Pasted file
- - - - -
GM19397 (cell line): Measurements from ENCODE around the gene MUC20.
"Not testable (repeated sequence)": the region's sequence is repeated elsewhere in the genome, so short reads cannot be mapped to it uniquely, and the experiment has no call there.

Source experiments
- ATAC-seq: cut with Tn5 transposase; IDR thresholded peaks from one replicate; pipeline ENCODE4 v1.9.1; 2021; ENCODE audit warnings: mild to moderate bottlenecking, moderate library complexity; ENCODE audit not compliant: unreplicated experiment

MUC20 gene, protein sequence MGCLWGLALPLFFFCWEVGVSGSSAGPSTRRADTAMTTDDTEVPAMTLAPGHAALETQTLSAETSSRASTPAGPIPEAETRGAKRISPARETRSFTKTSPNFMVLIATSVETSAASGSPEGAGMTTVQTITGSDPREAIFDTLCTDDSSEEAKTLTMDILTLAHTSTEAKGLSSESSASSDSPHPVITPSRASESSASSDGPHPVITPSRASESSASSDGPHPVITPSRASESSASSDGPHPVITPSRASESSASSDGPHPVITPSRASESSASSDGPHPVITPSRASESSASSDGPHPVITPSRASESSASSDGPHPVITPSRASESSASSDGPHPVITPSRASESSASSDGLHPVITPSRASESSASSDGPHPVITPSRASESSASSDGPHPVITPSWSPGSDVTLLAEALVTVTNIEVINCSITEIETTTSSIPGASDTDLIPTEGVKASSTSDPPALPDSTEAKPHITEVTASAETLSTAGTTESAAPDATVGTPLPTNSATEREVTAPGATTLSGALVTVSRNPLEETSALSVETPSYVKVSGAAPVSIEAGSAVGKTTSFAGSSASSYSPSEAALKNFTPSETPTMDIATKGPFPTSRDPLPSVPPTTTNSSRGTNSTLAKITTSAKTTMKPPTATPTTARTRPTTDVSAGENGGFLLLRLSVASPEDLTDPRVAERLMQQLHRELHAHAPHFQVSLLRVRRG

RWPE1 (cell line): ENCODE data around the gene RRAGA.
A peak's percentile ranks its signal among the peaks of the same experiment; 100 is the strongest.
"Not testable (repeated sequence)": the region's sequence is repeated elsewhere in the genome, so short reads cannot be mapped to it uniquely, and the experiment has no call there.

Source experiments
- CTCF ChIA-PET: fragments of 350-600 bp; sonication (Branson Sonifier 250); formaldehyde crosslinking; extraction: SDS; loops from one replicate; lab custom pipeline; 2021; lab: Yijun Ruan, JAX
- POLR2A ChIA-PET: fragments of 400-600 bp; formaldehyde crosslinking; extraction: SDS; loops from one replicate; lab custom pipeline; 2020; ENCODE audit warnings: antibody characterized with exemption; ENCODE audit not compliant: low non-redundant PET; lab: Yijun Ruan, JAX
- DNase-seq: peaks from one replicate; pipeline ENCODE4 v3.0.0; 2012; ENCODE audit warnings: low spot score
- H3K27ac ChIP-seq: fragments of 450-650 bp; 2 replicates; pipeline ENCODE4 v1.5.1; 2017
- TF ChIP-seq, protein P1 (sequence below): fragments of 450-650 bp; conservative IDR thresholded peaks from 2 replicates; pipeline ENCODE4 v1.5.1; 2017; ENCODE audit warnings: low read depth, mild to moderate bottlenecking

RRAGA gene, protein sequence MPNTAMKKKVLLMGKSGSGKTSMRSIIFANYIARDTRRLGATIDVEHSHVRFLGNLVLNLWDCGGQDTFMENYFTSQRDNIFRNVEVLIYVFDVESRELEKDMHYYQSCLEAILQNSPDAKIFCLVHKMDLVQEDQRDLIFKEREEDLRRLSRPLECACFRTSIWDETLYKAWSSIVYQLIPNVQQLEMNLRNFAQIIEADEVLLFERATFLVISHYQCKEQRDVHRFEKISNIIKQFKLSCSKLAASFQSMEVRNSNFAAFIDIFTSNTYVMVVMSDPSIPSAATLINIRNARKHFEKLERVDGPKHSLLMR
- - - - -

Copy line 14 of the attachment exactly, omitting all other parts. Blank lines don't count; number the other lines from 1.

- TF ChIP-seq, protein P1 (sequence below): fragments of 450-650 bp; conservative IDR thresholded peaks from 2 replicates; pipeline ENCODE4 v1.5.1; 2017; ENCODE audit warnings: low read depth, mild to moderate bottlenecking